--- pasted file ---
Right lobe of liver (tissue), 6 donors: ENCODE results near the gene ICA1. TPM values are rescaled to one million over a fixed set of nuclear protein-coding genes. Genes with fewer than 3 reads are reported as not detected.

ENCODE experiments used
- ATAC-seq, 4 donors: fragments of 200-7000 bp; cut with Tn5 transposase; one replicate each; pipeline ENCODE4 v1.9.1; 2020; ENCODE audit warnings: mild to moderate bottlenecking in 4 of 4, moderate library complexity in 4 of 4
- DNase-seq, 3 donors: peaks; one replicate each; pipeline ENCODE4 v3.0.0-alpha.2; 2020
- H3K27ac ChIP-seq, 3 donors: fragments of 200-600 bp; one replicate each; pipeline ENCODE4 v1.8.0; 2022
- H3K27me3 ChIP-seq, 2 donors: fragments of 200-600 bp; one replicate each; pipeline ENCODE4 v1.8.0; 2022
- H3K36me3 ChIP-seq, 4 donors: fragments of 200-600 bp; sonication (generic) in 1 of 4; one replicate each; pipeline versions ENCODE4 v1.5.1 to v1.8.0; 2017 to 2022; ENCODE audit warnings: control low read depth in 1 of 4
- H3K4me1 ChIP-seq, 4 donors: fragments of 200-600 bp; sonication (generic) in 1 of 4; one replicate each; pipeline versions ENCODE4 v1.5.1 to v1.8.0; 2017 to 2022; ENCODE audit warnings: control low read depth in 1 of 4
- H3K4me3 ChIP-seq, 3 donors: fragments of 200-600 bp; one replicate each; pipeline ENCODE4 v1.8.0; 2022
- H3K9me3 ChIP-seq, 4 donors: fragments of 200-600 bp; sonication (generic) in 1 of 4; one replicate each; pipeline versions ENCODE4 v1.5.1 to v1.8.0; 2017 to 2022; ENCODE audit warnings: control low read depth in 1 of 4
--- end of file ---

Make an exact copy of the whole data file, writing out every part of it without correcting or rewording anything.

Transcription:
Right lobe of liver (tissue), 6 donors: ENCODE results near the gene ICA1. TPM values are rescaled to one million over a fixed set of nuclear protein-coding genes. Genes with fewer than 3 reads are reported as not detected.

ENCODE experiments used
- ATAC-seq, 4 donors: fragments of 200-7000 bp; cut with Tn5 transposase; one replicate each; pipeline ENCODE4 v1.9.1; 2020; ENCODE audit warnings: mild to moderate bottlenecking in 4 of 4, moderate library complexity in 4 of 4
- DNase-seq, 3 donors: peaks; one replicate each; pipeline ENCODE4 v3.0.0-alpha.2; 2020
- H3K27ac ChIP-seq, 3 donors: fragments of 200-600 bp; one replicate each; pipeline ENCODE4 v1.8.0; 2022
- H3K27me3 ChIP-seq, 2 donors: fragments of 200-600 bp; one replicate each; pipeline ENCODE4 v1.8.0; 2022
- H3K36me3 ChIP-seq, 4 donors: fragments of 200-600 bp; sonication (generic) in 1 of 4; one replicate each; pipeline versions ENCODE4 v1.5.1 to v1.8.0; 2017 to 2022; ENCODE audit warnings: control low read depth in 1 of 4
- H3K4me1 ChIP-seq, 4 donors: fragments of 200-600 bp; sonication (generic) in 1 of 4; one replicate each; pipeline versions ENCODE4 v1.5.1 to v1.8.0; 2017 to 2022; ENCODE audit warnings: control low read depth in 1 of 4
- H3K4me3 ChIP-seq, 3 donors: fragments of 200-600 bp; one replicate each; pipeline ENCODE4 v1.8.0; 2022
- H3K9me3 ChIP-seq, 4 donors: fragments of 200-600 bp; sonication (generic) in 1 of 4; one replicate each; pipeline versions ENCODE4 v1.5.1 to v1.8.0; 2017 to 2022; ENCODE audit warnings: control low read depth in 1 of 4